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Therapeutic

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Decy Alavata

on 20 September 2013

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Transcript of Therapeutic

Therapeutic
Relationship

Introduction
Knowledge requisites
of Therapeutic Relationship

By: Lalaine Arevalo
Components and Obstacles
of
Therapeutic Relationship
By: Nuch Junrueang
Therapeutic & Non-Therapeutic
Communication Techniques
By: Abbygail Amis
By: Suyeon An
Therapeutic
Communication Techniques

Non-therapeutic
Communication

PHASES OF THERAPEUTIC RELATIONSHIP
By: Yichu Ma
Pre-orientation
Orientation
Working Phase
Resolution

Client: I can't believe the terrible job I did on that project.

Clinician: You seem too feel a deep sense of shame about your project.

Client: Yes, I do feel ashamed. I just always screw things up.

Clinician: You're sounding really frustrated with yourself.




Get Well soon my dear patient!
Boundaries
Thank you for listening!
Therapeutic Relationship
Presented by:

Decy Alavata
Abbygail Amis
Suyeon An
Lalain Arevalo
Nuch Junrueang
Yichu Ma
We are now ready to answer you questions.......
If you have ;)
By: Decy Alavata
in Therapeutic Relationship


• Frequently thinking of the client away from work.
• Seeking social contact or seeking free time with
the client.
• Sharing personal information to the client.
• Feeling a sense of longing related to the client.
• Using the client to meet personal needs for
status, social support or financial gain.
• Making special exceptions for the client
because s/he is appealing, impressive or well
connected.

Warning Signals of
Nurse’s Behaviours
College of Registered Nurses of British Columbia 2006
Crossing Boundaries
Behaviors that violate the professional
standard of the nurse-client relationship.


Giving & Receiving
Gifts
Monetary or Personal
Gain
Hugging or Touching
References:
Atkins, K., Britton, B. & de Lacey, S. 2011, Ethics and law for Australian nurses, Cambridge
University Press, Port Melbourne, Victoria.

College of Registered Nurses of British Columbia 2006, Nurse-client relationship, CRNBC,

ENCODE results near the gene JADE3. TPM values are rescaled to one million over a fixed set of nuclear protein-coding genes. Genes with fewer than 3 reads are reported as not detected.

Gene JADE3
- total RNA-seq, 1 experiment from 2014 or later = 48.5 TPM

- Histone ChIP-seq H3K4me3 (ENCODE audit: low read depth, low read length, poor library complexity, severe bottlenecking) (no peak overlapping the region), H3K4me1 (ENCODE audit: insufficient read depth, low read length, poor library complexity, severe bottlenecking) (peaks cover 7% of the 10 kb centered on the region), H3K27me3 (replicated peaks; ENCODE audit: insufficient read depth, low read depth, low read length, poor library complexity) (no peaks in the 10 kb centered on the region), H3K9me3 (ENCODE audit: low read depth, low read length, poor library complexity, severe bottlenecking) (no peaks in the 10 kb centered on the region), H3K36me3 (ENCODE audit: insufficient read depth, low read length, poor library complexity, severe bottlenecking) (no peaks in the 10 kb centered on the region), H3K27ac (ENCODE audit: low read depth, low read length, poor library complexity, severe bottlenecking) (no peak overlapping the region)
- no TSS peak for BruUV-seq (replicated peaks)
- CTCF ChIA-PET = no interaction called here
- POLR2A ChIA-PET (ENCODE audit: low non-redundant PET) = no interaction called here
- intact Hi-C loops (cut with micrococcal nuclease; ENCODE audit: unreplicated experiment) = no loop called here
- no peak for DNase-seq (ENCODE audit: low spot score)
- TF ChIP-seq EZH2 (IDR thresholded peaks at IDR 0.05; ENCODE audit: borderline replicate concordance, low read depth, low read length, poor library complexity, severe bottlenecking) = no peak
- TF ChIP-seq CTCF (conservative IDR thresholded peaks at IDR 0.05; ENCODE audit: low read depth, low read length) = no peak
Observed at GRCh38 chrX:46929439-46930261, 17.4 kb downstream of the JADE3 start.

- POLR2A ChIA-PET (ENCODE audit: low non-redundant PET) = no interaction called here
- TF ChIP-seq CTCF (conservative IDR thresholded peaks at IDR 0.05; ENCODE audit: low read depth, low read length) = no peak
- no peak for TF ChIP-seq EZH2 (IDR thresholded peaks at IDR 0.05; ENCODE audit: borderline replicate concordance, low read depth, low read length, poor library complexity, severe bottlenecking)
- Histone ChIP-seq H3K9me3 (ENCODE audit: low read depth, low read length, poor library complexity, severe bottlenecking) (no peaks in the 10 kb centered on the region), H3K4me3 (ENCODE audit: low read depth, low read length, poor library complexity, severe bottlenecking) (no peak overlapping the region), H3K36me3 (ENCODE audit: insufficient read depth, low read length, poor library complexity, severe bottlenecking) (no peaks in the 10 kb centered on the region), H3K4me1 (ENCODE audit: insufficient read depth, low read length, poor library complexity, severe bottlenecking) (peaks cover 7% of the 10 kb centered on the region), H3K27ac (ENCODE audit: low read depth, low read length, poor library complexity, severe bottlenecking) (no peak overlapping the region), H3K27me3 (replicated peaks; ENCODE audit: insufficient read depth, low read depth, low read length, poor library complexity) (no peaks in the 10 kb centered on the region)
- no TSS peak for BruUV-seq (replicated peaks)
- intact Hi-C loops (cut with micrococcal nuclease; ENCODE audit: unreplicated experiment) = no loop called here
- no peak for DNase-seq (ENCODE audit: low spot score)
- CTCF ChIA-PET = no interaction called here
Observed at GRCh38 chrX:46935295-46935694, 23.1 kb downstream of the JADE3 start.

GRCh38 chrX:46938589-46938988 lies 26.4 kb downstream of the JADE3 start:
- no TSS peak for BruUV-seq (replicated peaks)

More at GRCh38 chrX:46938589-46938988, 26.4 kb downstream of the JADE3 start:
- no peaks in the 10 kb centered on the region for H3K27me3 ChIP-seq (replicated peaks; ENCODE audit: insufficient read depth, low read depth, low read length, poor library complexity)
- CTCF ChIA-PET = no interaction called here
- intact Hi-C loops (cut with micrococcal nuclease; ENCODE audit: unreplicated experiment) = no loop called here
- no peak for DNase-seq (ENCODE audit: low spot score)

viewed 10 September 2013, <http://www.crnbc.ca/Standards/Lists/Standard
Resources/406NurseClientRelationships,pdf>.

Jane, S. P. 2009, Patient and Person: interpersonal skill in nursing, 4 thed, Elsevier, NSW, Australia.

Bunkers & Schmidt S., 2012, ‘Theory Development in Nursing’, Nursing Science Quarterly, vol. 25, No. 4, pp 300, viewed 14 September 2013

Cioffi J , 2012, ‘Being inclusive of diversity in nursing care: A discussion paper’, The Australian Journal of Nursing Practice, Vol.

Panns W., Sermeus W., Nieweg R. MB., Krijnen W. P. & Schans C. P. V, 2012, ‘Do knowledge, knowledge sources are reasoning skills affect the accuracy of nursing diagnoses? A randomised study’, BMC Nursing, vol. 11, No. 11, pp. 1-12, viewed 14 September 2013, http://www.biomedcentral.com/content/pdf/1472-6955-11-11.pdf

Lake Sumter State College (LSSC), n.d., ‘Techniques of Therapeutic Communication’ Date Accessed: 16th September 2013
http://www.lscc.edu/academics/nursing/CN%20I%20Forms/techstherapeuticcommunication.pdf

Stainton, K., Hughson, J., Funnell, R.., Koutoukidis, G., Lawrence, K., 2011, Tabbner’s Nursing Care, Date Accessed: 16th of September, 2013 <http://books.google.com.au/books?id=kKSFGMI5hAcC&pg=PT2263&lpg=PT2263&dq=false+reassurance+nursing&source=bl&ots=9dy1UnCy2I&sig=jQd9Qf4a_4STWpE0JfuN6bFw-3M&hl=en&sa=X&ei=dJw1Uoa7PKWCiQem-YD4Dg&ved=0CDMQ6AEwAA#v=onepage&q=false%20reassurance%20nursing&f=false>

Stein-Parbury, 2009, Patient and Person: Interpersonal skills in Nursing (4th ed), Elsevier, Australia, pp. 4-6; 83-84; 109-115;
155-158; 174-181.

Atkins, K., Britton, B. & De Lacey, S. 2011, Ethics and Law for Australian Nurses, Cambridge University Press, New York.
Ramjan, L.M. 2004, 'Nurses and the ‘therapeutic relationship’: caring for adolescents with
anorexia nervosa', Journals of Advanced Nursing, vol. 45, no. 5, pp. 495-503.
Stein-Parbury, J. 2013, 'Communication', in J. Crisp, C. Taylor, C. Douglas & G. Rebeiro (eds), Potter & Perry's Fundamentals of Nursing, 4th edn, Elsevier, Australia, pp. 198-216.




College of Registered Nurses of British Columbia 2006

Nurses may accept a token gift on behalf of others who provided care.
A gift may be a part of a
therapeutic plan for the client
Gifts from client may be accepted
through charitable oraganizations.
Education
Textbook knowledge
Experiences through the nurses’ lives
Experiences from similar patients

Background Knowledge

The development of the sense of human.

E.g.)
Developmental theories by Freud &
Erikson; Interpersonal Theory
by Orlando

Knowledge of interpersonal & development theory

Culture
Society
Different working environment
Different living styles
Different education
Financial
Knowledge of diversity influences and determines

Narrative of the patient
- life experiences

Symptoms
Issues of biological and psychological

Knowledge of person / knowledge of health and illness

Definition

Importance

Roles of the Nurse

Teacher

Caregiver

Parent or Surrogate

Components of
Therapeutic Relationship
Trust
The formation of trust is essential for the relationship to progress beyond a superficial level. Trust enables patient to place confidence in the nurse. Clients expect the nurse to have the knowledge and skills to provide safe and competent care (Atkins et al. 2011).

Confidentiality